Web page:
Tips for Supporting English Language Learners in Kindergarten


Have you ever welcomed a new student into your classroom who doesn’t speak or understand English? This can be a very common occurrence in the kindergarten classroom! I have taught in classrooms with up to six home languages represented at once, so I know how challenging this situation can be for both the student and the teacher. In this post, I’m going to share some of my best tips for supporting English language learners in kindergarten. 

Supporting English Language Learners

English Language Learners in Kindergarten

Kindergarten is a very unique setting when it comes to supporting English language learners. Since this is the first year in a school setting for many children, it’s very common for kindergarten students to enroll in school knowing only their home language. This means that kindergarten classrooms have a high number of students who speak no English.

Smiling children waving and sitting on the carpet

On the other hand, kindergarten is one of the best grade levels for students to learn English without feeling isolated or singled out. This is because all of the students are learning the basics of English, regardless of the language they speak at home. As an entire class, students are learning about letters and sounds, sentence structure, vocabulary, and more!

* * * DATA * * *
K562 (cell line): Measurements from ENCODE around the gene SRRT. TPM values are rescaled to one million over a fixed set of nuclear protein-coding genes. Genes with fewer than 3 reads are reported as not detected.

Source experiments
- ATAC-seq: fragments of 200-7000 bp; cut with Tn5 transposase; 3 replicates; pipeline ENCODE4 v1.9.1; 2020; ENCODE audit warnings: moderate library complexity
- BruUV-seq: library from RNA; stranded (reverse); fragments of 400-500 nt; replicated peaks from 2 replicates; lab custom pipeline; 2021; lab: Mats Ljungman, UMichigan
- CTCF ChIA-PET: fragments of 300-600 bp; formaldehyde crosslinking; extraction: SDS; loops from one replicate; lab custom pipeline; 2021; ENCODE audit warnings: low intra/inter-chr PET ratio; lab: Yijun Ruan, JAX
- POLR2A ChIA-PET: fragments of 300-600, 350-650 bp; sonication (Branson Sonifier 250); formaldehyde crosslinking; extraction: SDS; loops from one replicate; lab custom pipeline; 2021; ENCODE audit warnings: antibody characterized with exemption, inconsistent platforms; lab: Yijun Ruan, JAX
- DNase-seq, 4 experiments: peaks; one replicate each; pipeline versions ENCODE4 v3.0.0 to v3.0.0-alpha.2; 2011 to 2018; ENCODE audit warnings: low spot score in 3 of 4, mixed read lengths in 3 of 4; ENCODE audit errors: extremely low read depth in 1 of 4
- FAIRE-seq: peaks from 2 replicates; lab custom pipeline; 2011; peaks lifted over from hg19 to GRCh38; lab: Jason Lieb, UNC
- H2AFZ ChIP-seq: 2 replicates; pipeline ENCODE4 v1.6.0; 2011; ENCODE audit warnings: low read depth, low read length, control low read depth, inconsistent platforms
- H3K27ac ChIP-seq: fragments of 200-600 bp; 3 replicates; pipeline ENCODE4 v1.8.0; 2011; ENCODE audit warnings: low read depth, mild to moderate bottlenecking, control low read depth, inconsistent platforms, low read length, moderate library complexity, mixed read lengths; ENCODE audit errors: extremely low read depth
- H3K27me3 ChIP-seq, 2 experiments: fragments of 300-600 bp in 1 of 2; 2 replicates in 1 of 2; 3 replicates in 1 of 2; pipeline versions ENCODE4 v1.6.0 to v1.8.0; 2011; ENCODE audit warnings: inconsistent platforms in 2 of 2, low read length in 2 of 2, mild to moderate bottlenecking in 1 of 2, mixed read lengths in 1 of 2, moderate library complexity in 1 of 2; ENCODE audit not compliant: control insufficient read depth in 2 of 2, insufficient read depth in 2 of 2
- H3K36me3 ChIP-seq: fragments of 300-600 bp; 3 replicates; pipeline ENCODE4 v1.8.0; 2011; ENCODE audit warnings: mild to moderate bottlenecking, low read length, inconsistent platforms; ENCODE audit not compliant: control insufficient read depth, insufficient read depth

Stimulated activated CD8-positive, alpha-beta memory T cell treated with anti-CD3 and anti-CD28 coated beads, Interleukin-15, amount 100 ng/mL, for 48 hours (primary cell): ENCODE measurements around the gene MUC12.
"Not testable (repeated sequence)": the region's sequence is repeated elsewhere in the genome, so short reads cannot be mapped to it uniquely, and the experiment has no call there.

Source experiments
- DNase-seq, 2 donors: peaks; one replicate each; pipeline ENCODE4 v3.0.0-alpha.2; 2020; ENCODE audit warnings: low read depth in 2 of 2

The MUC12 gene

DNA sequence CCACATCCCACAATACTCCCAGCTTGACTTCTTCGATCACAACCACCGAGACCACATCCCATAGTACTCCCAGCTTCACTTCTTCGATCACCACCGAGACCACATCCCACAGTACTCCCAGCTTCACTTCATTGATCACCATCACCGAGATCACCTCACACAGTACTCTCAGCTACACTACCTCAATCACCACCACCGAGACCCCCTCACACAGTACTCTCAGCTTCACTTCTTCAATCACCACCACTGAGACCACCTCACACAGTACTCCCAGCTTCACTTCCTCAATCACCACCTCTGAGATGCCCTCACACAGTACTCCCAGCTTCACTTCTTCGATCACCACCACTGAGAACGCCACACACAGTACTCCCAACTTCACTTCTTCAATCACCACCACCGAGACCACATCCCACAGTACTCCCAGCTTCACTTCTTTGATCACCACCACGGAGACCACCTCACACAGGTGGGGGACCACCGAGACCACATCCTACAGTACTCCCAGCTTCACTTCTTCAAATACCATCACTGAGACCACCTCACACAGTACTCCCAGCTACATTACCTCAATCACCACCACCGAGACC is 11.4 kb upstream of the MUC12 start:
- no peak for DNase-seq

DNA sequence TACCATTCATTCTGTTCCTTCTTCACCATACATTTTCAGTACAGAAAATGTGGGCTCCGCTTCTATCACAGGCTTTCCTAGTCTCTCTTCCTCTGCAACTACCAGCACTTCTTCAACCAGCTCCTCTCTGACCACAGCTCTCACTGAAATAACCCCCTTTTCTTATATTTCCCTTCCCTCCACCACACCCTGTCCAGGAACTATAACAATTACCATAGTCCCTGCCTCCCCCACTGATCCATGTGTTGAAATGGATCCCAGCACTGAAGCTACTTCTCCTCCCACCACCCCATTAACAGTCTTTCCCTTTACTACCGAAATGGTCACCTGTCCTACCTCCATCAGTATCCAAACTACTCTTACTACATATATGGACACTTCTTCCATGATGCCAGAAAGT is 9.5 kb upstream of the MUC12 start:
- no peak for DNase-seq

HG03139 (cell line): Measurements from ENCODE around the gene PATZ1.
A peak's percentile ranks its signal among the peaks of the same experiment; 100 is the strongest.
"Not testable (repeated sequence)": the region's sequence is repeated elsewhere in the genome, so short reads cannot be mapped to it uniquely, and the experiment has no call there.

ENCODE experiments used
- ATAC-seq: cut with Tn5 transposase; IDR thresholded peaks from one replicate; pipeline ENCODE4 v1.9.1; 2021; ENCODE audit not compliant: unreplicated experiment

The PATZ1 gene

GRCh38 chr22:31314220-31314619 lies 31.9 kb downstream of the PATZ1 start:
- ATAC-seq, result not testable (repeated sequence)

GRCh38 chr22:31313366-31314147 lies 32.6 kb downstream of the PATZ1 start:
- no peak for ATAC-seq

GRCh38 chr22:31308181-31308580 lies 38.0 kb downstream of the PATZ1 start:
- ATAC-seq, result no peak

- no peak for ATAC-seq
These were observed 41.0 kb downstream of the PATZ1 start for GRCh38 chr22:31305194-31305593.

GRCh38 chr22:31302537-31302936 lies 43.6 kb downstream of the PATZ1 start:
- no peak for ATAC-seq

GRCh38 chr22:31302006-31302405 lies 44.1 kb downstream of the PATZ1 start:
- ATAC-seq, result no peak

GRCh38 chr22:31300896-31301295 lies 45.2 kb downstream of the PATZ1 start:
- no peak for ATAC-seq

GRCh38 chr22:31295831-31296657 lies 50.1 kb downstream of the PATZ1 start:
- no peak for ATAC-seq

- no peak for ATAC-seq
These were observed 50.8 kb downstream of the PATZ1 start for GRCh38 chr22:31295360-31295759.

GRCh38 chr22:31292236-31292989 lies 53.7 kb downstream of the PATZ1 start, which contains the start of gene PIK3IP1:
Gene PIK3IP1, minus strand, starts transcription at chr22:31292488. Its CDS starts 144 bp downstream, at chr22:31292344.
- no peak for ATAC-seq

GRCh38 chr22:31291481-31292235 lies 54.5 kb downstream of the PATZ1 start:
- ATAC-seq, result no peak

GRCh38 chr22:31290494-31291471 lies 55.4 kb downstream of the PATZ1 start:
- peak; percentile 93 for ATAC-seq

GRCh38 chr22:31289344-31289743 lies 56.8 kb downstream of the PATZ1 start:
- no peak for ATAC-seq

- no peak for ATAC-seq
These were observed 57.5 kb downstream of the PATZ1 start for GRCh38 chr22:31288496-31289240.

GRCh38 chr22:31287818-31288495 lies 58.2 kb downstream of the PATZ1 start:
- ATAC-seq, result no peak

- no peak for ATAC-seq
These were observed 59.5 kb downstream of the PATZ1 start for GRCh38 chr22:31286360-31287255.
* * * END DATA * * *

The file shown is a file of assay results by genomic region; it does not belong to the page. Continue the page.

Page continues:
So if you have a new student in your classroom who doesn’t speak English, the first step is to take a deep breath! Many of the supports you already have in place for your kindergarteners will be helpful for your new student. With just a few additional tools, you can make sure that your student feels welcome and supported.

3 Tips for Supporting English Language Learners

1. Keep Your Cell Phone Handy

If you have a student in your classroom who knows very little English, your cell phone will become a very important tool! If you’re giving an instruction that seems to be confusing to your student, just open up the Google Translate app!

Holding up a cell phone with a translated sentence

You can quickly speak the instructions into your phone and they will be instantly translated. You might see the photo above and think: “Well, that’s great for students who can read. What about kindergarten students?” Don’t worry! There is an option to have the translated text read out loud in the student’s home language.

Don’t be surprised to see your student chuckle or look a little bit puzzled when using Google Translate. The translations can sometimes be a little bit formal sounding or include words that don’t match the student’s regional dialect. However, Google Translate can still help to bridge the gap as your student is learning the vocabulary related to the daily routine.

2. Maintain Equitable Communication with Parents

Another way to help your students feel more comfortable and at home in your classroom is to make sure their parents are kept in the loop. They should be receiving the same frequency of reminders and updates (in their home language) as all of the other families in the classroom.

I’ve shared before about how simple it can be to maintain regular communication with the families of kindergarten students: A sentence written in a communication folder; a glow note sent home at the end of the day; a quick phone call home. However, these informal parent contact methods can make it more likely that we aren’t communicating equally with the families of our English language learners. This is especially true if your school has a large number of different home languages represented in each classroom.